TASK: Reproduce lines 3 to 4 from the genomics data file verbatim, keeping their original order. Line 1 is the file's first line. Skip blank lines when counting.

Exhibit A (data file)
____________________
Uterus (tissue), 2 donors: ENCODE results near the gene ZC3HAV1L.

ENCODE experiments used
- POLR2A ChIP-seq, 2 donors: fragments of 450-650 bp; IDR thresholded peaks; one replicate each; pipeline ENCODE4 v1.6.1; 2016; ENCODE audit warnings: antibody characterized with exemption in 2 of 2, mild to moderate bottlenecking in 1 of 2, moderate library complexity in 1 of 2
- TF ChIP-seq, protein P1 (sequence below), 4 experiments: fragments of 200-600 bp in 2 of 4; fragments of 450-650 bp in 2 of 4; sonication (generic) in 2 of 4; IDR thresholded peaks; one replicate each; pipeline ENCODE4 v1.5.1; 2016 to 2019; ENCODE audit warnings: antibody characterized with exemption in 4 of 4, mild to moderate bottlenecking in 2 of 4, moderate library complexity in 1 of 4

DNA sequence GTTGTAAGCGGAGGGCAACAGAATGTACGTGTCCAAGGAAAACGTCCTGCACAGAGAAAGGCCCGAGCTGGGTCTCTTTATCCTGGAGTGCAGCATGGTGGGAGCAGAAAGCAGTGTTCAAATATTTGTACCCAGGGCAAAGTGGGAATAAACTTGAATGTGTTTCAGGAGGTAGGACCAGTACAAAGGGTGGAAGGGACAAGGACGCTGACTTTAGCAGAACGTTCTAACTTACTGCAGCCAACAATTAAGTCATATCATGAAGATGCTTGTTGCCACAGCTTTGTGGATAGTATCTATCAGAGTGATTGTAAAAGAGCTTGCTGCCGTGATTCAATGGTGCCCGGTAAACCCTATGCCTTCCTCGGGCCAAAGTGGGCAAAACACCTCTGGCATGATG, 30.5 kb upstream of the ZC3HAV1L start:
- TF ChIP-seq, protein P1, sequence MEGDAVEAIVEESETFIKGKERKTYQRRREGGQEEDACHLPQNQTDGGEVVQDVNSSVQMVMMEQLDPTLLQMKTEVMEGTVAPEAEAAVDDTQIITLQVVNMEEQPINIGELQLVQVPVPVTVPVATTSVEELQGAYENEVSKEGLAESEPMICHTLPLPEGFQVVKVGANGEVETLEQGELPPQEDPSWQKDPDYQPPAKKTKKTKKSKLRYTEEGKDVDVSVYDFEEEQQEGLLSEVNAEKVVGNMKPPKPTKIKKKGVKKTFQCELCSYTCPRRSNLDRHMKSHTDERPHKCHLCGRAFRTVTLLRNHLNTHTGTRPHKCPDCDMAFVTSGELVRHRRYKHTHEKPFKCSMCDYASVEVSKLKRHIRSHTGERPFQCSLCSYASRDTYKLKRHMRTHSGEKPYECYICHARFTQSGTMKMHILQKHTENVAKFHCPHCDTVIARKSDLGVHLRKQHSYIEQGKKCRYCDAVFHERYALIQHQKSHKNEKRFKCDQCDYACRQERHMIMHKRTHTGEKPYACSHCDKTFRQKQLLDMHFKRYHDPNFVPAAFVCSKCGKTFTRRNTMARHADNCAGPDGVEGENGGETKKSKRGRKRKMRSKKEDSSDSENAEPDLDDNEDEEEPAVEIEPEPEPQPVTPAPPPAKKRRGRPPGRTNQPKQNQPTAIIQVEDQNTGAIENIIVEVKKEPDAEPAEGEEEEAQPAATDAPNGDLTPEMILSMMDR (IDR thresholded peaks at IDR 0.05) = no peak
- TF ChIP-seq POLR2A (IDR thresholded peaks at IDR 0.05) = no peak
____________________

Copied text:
- POLR2A ChIP-seq, 2 donors: fragments of 450-650 bp; IDR thresholded peaks; one replicate each; pipeline ENCODE4 v1.6.1; 2016; ENCODE audit warnings: antibody characterized with exemption in 2 of 2, mild to moderate bottlenecking in 1 of 2, moderate library complexity in 1 of 2
- TF ChIP-seq, protein P1 (sequence below), 4 experiments: fragments of 200-600 bp in 2 of 4; fragments of 450-650 bp in 2 of 4; sonication (generic) in 2 of 4; IDR thresholded peaks; one replicate each; pipeline ENCODE4 v1.5.1; 2016 to 2019; ENCODE audit warnings: antibody characterized with exemption in 4 of 4, mild to moderate bottlenecking in 2 of 4, moderate library complexity in 1 of 4